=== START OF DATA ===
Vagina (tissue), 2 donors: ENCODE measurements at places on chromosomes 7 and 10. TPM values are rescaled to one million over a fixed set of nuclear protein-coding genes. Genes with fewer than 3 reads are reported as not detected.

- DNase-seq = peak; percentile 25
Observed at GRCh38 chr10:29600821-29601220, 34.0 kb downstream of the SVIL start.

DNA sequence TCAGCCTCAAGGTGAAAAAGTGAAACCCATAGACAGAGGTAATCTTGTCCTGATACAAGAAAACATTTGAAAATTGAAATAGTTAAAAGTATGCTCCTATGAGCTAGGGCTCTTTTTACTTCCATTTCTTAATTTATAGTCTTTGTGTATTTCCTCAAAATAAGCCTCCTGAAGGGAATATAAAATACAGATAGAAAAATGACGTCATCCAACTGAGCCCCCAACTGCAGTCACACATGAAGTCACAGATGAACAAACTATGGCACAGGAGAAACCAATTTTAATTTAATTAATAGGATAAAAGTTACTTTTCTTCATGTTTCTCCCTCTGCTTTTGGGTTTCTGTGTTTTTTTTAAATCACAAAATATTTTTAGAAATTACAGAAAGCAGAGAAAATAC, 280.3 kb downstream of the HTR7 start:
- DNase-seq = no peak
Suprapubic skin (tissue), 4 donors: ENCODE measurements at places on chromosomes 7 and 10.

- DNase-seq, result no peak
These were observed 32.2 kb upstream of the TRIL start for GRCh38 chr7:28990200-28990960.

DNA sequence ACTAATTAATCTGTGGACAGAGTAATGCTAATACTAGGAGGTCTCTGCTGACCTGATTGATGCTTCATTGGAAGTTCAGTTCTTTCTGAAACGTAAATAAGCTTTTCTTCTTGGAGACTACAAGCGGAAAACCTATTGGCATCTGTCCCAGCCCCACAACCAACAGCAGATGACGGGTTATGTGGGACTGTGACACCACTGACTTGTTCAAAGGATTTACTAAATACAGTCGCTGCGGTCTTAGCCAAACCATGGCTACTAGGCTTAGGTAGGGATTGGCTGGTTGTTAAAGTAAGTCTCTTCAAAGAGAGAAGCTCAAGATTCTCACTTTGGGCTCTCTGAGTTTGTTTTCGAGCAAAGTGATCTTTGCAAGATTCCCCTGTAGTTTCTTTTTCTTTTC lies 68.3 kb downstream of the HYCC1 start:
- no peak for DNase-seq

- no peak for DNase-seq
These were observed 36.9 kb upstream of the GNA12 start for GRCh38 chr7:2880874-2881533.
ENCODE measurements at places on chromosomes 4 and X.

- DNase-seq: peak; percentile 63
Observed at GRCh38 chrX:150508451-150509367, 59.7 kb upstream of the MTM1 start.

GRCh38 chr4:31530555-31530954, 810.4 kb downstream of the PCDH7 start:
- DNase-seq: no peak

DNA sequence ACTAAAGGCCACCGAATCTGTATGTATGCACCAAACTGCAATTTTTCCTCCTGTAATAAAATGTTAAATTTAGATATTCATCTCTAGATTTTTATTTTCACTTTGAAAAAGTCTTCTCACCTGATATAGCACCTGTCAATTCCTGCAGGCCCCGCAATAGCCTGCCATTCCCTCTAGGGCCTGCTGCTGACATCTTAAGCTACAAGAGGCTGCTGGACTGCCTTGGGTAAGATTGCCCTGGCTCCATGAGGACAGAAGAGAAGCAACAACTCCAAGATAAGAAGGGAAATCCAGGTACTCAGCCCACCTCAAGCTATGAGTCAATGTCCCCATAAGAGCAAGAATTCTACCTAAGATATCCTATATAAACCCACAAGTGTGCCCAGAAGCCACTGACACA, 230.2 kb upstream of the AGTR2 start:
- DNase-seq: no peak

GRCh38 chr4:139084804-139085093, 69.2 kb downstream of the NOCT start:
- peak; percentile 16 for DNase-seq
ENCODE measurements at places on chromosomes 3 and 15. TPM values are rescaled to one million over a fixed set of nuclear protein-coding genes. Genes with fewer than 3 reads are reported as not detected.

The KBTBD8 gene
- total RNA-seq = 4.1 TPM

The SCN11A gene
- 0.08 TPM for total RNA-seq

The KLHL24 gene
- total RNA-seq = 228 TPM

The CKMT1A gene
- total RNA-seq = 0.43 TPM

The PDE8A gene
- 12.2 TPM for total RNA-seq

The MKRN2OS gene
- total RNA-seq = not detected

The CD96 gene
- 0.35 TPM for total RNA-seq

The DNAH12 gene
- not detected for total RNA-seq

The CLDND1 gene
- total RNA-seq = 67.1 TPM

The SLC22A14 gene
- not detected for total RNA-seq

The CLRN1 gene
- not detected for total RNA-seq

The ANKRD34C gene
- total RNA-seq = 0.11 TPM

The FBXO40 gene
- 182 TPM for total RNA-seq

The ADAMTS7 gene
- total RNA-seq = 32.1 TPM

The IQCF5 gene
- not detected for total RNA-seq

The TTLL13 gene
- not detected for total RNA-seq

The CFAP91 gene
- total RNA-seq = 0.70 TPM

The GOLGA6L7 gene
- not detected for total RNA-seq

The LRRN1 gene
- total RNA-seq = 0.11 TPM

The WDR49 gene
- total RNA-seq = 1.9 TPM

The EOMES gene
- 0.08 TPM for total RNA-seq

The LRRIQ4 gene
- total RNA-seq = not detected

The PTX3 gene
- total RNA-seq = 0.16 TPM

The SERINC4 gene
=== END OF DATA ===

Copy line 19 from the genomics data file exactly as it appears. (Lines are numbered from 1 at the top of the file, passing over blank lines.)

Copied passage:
- DNase-seq: no peak